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FLAC vs. Apple Lossless

post #1 of 43
Thread Starter 
So I use the plugin (Set Oggs) for iTunes that allows you to import and play FLAC files in iTunes. The thing is, this doesn't mean I can play FLAC files on my iPod. But i CAN play Apple Lossless on my Ipod... oh and does it matter? like can iPods properly deliver the soundquality Lossless audio has to offer?

So.... this may be a dumb question and i am a bit of a newbie but, am I losing anything by converting my approx1000kbps FLAC files into approximately 1000kbps Apple Losseless Files in iTunes?

Same goes for my CDs, am I losing anything by ripping them as Apple Lossless files instead of ripping them in FLAC format using some other program?


basically
FLAC vs. Apple Lossless



please excuse my noobishness...
post #2 of 43
theyre lossless, dude - you wont "lose" anything by switching between different lossless codecs


since decoding a lossless file yields the original uncompressed file, any algorithm for compressing/decompressing will give the same result
post #3 of 43
Lossless means no data loss, so you aren't losing anything by converting from one lossless format to another.

As to whether ALAC actually sounds better than FLAC can be a very subjective question.
post #4 of 43
Lossless is lossless is lossless.
post #5 of 43
FLAC is a free and open codec. Apple's is not.

Go with FLAC.
post #6 of 43
Quote:
Originally Posted by Malakai View Post
FLAC is a free and open codec. Apple's is not.

Go with FLAC.
Since when does an iPod play FLAC (without RockBox)? The OP want's to convert for use on his iPod.

Convert between lossless codecs to your hearts content, there's no loss in quality. As everyone else has stated, lossless is lossless.
post #7 of 43
Ah I was saying in general. I do not use an Ipod. I will only buy portable digital players that support FLAC and/or Ogg.

The thread title was apple vs flac lossless. Since both decoded yield the original file, the only thing that matters is stuff like freedom of the codec and such. And I prefer a freely available open codec to an apple proprietary one. Ipod is not the only DAP on the market
post #8 of 43
But the question posed by the OP must be considered. It's not what I, or you, use as a preferred codec.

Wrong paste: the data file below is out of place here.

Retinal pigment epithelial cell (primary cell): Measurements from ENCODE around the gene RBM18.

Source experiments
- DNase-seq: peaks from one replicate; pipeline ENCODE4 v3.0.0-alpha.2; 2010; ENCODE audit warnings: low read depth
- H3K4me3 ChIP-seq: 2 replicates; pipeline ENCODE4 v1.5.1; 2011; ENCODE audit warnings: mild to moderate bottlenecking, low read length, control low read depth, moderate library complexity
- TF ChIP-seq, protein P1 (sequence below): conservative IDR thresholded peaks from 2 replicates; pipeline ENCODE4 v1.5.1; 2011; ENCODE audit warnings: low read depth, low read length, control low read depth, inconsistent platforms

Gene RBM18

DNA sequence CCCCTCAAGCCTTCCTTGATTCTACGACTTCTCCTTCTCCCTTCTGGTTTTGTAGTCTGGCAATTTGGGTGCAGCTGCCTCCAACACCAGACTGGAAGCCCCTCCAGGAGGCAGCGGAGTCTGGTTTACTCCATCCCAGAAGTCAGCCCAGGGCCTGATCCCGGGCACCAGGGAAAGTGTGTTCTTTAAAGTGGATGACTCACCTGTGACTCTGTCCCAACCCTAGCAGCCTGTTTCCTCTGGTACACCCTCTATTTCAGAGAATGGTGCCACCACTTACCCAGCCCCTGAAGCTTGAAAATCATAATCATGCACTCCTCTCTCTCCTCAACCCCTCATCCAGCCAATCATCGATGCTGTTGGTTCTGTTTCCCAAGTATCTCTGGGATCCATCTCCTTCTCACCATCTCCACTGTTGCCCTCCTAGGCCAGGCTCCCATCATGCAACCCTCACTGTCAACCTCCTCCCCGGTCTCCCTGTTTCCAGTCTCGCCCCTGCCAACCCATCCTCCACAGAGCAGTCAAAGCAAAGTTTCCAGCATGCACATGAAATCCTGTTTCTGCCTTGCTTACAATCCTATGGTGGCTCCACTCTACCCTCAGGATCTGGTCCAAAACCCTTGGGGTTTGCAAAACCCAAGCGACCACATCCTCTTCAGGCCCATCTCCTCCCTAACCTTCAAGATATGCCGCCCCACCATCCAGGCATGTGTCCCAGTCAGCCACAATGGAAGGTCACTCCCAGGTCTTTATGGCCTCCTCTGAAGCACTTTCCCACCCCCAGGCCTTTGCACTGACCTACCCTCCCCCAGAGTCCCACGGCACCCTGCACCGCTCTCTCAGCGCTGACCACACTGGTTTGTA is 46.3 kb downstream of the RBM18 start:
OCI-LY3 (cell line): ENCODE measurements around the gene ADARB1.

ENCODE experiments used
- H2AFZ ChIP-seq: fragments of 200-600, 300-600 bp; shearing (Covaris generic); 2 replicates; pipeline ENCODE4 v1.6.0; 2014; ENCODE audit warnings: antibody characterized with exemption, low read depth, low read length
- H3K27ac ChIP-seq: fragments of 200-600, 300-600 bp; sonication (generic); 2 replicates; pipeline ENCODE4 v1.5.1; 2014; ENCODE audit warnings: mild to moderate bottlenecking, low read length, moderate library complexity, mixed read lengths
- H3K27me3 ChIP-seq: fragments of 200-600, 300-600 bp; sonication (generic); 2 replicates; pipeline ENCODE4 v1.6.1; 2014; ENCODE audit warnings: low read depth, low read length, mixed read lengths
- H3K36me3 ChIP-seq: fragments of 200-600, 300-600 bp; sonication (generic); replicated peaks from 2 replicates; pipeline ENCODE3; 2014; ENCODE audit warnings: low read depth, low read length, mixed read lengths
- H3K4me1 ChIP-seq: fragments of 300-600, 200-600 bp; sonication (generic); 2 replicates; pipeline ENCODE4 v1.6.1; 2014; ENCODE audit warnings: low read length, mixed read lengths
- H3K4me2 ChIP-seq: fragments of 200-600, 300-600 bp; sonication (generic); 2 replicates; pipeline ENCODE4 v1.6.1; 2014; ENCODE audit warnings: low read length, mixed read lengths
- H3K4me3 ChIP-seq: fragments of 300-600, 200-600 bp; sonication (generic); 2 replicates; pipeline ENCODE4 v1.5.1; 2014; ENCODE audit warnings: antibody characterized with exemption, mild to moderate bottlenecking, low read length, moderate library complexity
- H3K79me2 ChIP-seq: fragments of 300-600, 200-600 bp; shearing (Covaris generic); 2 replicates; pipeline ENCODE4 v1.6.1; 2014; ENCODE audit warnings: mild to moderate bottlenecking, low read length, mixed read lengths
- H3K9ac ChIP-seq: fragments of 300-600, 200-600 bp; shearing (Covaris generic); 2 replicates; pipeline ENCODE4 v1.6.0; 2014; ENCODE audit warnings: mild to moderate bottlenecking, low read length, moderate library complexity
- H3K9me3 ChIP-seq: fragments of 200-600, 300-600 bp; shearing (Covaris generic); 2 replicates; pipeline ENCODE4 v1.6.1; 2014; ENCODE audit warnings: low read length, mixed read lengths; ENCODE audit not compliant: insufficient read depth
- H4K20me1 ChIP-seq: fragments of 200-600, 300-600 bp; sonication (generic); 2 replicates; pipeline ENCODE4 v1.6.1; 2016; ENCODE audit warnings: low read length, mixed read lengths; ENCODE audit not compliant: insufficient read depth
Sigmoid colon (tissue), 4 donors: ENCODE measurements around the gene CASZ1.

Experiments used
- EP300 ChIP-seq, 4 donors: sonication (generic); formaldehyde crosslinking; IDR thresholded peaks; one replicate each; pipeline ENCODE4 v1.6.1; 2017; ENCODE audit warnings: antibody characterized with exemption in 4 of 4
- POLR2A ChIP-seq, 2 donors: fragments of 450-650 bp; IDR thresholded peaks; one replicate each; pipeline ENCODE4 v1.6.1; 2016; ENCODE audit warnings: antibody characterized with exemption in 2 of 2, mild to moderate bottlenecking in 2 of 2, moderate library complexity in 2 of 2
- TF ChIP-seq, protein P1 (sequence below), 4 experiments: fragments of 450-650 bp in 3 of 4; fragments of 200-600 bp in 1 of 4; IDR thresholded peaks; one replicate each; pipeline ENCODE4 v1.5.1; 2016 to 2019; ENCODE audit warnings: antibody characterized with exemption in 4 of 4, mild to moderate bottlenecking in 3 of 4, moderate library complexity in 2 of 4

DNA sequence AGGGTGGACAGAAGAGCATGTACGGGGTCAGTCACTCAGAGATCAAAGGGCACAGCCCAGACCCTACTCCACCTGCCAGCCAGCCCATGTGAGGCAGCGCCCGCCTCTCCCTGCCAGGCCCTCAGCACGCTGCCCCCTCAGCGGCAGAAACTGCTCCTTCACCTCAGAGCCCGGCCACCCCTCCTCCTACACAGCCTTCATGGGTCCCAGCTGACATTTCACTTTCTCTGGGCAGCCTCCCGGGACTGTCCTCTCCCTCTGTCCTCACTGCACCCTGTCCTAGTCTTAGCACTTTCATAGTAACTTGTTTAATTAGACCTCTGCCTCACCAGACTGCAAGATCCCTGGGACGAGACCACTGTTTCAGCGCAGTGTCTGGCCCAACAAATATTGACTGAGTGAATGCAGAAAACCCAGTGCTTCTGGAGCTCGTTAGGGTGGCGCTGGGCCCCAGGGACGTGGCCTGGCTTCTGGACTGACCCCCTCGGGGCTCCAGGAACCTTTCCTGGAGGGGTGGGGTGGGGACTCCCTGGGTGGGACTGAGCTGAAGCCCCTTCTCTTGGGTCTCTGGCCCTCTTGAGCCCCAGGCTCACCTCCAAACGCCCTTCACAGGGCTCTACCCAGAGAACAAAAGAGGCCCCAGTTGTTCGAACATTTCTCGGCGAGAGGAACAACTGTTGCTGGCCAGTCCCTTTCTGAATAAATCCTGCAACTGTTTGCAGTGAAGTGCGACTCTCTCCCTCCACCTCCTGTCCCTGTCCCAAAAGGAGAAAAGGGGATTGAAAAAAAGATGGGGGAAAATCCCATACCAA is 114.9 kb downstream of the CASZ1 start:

post #9 of 43
Quote:
Originally Posted by cruizin caleb View Post
Same goes for my CDs, am I losing anything by ripping them as Apple Lossless files instead of ripping them in FLAC format using some other program?
Do you lose anything when converting from zip to rar? No. The same applies to lossless codecs.
post #10 of 43
You will not loose any sound quality by transcoding from FLAC to Apple Lossless.
But you gain a not when it comes to software/hardware support, as Apple Lossless files is supported both in iTunes (natively), iPods, and more... For you that is.
post #11 of 43
@OP - just go for ALAC since it will be more convenient for you
post #12 of 43
Quote:
Originally Posted by insyte View Post
@OP - just go for ALAC since it will be more convenient for you
ALAC is Apple Lossless Audio Codec,...................
post #13 of 43
Quote:
Originally Posted by ZoNtO View Post
Lossless is lossless is lossless.
No, it's not. With regular 2 channel 16 bit audio (normal CD to lossless), they're all going to sound exactly the same. Some formats don't support 5.1 or hi-res. Also, some lossless formats have better size compression than others. If lossless is lossless is lossless, iPods and Zunes would be able to play FLAC or SHN with their stock firmware.
post #14 of 43
I don't think that ALAC not being "Free" or "Open" is much of an issue, given that there are free (and not Apple authored) software solutions for transcoding from one to the other.

One additional distinction between lossless formats which should not be overlooked is how they handle tagging.
post #15 of 43
Quote:
Originally Posted by ZoNtO View Post
Lossless is lossless is lossless.
Well... usually. I ran into a nasty bug in dbPowerAmp on Windows 7 that caused some FLAC-WMA Lossless conversions to go awry. ALWAYS VERIFY your lossless-lossless transcodings. Unless, of course, you enjoy having "lossless" files that sound like 128k MP3.
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